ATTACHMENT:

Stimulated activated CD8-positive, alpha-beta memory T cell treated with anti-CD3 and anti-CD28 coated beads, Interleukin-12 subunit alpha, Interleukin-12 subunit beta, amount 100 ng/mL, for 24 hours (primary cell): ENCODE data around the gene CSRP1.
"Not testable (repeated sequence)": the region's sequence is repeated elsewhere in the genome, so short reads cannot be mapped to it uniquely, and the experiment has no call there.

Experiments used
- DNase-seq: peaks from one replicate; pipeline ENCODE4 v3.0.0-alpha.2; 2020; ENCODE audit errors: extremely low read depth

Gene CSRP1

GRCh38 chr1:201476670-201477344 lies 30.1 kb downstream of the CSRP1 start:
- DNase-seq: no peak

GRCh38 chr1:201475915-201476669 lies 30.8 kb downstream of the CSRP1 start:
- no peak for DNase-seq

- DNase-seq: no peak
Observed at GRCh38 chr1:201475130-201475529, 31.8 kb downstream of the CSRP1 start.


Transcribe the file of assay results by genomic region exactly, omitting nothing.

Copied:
Stimulated activated CD8-positive, alpha-beta memory T cell treated with anti-CD3 and anti-CD28 coated beads, Interleukin-12 subunit alpha, Interleukin-12 subunit beta, amount 100 ng/mL, for 24 hours (primary cell): ENCODE data around the gene CSRP1.
"Not testable (repeated sequence)": the region's sequence is repeated elsewhere in the genome, so short reads cannot be mapped to it uniquely, and the experiment has no call there.

Experiments used
- DNase-seq: peaks from one replicate; pipeline ENCODE4 v3.0.0-alpha.2; 2020; ENCODE audit errors: extremely low read depth

Gene CSRP1

GRCh38 chr1:201476670-201477344 lies 30.1 kb downstream of the CSRP1 start:
- DNase-seq: no peak

GRCh38 chr1:201475915-201476669 lies 30.8 kb downstream of the CSRP1 start:
- no peak for DNase-seq

- DNase-seq: no peak
Observed at GRCh38 chr1:201475130-201475529, 31.8 kb downstream of the CSRP1 start.